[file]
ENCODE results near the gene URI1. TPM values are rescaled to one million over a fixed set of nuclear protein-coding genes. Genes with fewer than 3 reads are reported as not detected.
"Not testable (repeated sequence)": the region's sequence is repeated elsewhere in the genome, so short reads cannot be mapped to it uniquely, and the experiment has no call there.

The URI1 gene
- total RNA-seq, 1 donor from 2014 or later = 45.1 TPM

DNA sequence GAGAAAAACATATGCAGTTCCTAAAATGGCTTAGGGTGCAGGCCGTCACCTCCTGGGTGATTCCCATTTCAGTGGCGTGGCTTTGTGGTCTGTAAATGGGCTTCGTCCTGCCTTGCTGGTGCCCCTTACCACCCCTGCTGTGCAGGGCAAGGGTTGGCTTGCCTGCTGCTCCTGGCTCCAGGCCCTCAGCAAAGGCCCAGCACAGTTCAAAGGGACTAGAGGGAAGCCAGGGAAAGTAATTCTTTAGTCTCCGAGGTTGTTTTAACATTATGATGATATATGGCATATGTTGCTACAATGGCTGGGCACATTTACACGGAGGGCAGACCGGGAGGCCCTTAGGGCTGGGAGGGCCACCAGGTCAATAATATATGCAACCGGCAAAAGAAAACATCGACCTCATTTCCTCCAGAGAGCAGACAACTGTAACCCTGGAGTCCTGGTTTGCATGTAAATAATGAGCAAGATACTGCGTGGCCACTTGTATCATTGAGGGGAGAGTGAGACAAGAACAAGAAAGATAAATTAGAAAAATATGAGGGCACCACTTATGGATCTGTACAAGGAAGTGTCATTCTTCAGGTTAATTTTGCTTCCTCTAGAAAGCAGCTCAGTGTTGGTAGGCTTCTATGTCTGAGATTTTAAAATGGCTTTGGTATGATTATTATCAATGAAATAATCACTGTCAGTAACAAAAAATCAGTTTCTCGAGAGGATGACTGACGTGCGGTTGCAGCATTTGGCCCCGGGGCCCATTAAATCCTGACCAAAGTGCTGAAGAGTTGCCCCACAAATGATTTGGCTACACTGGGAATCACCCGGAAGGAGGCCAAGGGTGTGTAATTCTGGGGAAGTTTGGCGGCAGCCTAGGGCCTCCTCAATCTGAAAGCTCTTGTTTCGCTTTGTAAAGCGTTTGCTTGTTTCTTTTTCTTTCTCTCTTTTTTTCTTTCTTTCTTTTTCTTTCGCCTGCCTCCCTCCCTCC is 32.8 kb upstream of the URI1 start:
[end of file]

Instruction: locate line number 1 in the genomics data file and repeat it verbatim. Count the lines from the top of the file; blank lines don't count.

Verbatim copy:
ENCODE results near the gene URI1. TPM values are rescaled to one million over a fixed set of nuclear protein-coding genes. Genes with fewer than 3 reads are reported as not detected.